The first epidemics of DF in India were recorded in 1963-1964, along the eastern coast of India. The disease spread to most of southern India and cities in northern India, such as Delhi and Kanpur. Eventually, the entire sub-continent was involved in subsequent epidemics leading to hyper-endemicity (i.e., co-existence of all the four serotypes of DENV) in most areas. DF cases in most parts of the country show a moderate to strong positive association with the total rainfall.
The typical incubation period for DF ranges from 3-10 days. The disease usually begins with a febrile phase associated with sudden high-grade fever lasting for 2-7 days, followed by a critical phase of defervescence with increased capillary permeability, reduced platelet counts, and increased hematocrit. This phase may also be associated with dengue warning signs and/or deterioration of clinical condition to shock, disseminated intravascular coagulation, and/or multi-organ dysfunction. A final phase of recovery of clinical parameters lasting 2-3 days occurs in most cases.
A wide array of available diagnostic tests have been evaluated for the diagnosis of DF. These include direct methods such as the isolation of DENV (in Vero cell lines), detection of the non-structural (NS1) antigen via enzyme-linked immunosorbent assay (ELISA) or immunochromatographic tests (ICTs), and viral genetic material detection using nucleic acid amplification tests (NAAT). Indirect methods include commercial serological assays detecting immunoglobulin M (IgM) (IgM Antibody Capture/MAC-ELISA-based platforms) and IgG against DENV. Direct methods have a high success when samples are collected during the early phase of the disease (i.e., within 4-5 days of symptom onset) whereas antibodies are usually detectable by 3–5 days after the onset of illness, being detectable in 80% and 99% of patients by days 5 and 10, respectively. However, the sensitivity of these tests may vary in primary and secondary dengue (with multiple NS1 detection assays showing decreased sensitivity in detecting secondary dengue infections). This may be of diagnostic significance in a country like India, where secondary dengue is thought to contribute up to 43% of the total dengue burden; this proportion is much higher in many states of southern India, including Andhra Pradesh, Tamil Nadu, and Karnataka.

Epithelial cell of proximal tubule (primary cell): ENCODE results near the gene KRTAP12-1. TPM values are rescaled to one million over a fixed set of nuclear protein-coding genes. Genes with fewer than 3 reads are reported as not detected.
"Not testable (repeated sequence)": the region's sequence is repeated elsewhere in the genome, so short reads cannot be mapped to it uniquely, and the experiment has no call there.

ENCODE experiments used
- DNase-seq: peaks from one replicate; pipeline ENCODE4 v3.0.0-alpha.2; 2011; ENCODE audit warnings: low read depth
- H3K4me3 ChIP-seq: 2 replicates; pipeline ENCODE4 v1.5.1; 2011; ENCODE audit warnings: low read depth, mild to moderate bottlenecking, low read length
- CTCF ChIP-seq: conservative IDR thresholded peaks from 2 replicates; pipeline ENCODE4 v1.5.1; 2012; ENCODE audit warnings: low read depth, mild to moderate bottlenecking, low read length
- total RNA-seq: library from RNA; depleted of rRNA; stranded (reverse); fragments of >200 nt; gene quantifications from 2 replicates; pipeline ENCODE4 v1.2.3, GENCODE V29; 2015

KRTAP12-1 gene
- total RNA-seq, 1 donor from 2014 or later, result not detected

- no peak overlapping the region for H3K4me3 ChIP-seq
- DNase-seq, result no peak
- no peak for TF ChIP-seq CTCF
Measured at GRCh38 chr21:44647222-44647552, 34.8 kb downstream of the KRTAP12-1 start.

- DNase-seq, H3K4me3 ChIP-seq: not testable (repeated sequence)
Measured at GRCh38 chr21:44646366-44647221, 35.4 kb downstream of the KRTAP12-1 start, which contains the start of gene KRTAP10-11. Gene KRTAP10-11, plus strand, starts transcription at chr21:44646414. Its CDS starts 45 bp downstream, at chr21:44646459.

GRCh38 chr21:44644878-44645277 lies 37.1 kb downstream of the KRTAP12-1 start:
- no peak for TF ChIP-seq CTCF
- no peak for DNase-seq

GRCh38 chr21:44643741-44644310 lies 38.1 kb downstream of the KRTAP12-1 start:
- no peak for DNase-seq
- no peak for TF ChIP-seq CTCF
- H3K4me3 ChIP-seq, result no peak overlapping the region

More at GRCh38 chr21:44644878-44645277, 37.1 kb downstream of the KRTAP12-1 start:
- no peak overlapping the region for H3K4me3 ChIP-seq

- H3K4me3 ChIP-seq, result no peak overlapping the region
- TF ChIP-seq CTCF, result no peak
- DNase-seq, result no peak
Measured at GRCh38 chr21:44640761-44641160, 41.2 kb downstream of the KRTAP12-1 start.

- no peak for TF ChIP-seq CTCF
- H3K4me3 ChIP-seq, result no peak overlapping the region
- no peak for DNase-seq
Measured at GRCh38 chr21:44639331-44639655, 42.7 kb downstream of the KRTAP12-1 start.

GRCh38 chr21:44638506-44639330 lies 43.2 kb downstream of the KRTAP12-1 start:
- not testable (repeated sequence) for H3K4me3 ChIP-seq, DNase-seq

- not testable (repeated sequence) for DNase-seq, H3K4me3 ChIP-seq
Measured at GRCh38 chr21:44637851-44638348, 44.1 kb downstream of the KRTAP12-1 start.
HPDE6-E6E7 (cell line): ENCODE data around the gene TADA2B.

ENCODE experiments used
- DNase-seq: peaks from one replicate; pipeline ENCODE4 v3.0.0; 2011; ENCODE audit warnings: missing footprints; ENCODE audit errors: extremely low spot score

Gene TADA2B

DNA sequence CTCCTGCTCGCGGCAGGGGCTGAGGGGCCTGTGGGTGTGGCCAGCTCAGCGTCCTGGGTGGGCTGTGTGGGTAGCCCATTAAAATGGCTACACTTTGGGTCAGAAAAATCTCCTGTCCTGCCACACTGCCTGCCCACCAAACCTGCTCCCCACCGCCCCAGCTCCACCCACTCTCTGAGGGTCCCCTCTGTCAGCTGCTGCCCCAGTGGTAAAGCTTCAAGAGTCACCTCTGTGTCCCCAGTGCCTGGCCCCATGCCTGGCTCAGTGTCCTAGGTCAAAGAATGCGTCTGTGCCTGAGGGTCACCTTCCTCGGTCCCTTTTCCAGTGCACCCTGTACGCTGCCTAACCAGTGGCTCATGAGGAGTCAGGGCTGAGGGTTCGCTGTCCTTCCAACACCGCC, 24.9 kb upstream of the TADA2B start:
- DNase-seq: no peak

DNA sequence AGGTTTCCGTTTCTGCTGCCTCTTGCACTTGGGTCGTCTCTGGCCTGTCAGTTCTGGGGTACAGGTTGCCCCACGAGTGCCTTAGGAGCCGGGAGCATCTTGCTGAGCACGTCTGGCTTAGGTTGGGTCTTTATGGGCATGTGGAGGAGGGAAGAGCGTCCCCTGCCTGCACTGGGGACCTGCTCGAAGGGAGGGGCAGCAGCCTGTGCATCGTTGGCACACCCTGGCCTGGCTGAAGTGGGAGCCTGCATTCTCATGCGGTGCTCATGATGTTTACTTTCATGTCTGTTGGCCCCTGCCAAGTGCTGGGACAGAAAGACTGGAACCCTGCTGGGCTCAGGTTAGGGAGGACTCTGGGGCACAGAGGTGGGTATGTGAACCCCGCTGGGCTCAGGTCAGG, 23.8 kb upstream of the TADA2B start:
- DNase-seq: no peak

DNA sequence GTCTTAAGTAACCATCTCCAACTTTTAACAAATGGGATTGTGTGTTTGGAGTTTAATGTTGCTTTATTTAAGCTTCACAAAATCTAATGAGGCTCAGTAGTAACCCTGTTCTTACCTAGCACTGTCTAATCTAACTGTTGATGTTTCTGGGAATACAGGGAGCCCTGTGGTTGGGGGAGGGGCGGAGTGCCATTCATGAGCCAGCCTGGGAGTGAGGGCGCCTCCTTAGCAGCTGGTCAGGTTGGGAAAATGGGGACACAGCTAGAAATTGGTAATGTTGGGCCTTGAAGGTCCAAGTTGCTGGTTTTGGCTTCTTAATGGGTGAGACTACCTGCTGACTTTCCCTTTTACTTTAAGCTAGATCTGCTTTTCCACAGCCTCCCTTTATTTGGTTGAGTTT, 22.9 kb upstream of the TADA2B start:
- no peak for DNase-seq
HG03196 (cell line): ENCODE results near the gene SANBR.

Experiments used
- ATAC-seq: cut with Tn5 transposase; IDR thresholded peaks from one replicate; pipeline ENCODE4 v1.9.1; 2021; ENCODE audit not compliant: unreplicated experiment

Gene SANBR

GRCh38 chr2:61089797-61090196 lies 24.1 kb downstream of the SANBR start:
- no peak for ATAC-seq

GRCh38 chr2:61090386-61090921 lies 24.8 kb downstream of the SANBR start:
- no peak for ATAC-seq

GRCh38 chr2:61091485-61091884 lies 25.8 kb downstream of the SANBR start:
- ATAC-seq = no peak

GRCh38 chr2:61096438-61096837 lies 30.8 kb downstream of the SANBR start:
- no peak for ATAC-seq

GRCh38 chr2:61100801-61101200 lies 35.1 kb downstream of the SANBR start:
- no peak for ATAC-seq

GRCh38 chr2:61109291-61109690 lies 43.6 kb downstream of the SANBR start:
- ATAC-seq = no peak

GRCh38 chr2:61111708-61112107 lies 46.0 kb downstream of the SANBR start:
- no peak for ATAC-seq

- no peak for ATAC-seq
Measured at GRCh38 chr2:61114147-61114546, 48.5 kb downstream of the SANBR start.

In general, virus isolation and NAAT have a much higher specificity than antibody-based serologic tests but are also more cumbersome and technically demanding. Tests such as the Plaque Reduction Neutralization Test (PRNT) may be used to distinguish between DENV and other flaviviruses in IgM-positive patients.
The World Health Organization (WHO) classifies DF as dengue and severe dengue based on clinical deterioration during the critical phase of the illness, along with a list of warning signs indicating possible deterioration (severe abdominal pain, persistent vomiting, etc.). Treatment of DF is largely supportive in nature and illness phase dependent. Antipyretics and oral fluid replacement is the mainstay of management in patients without warning signs, whereas those with warning signs may require careful inpatient monitoring for 24–48 h. Infusions of crystalloids or colloids may be required in patients with shock. Blood transfusion and/or platelet replacement may be needed in patients with severe hemorrhage and/or thrombocytopenia, respectively.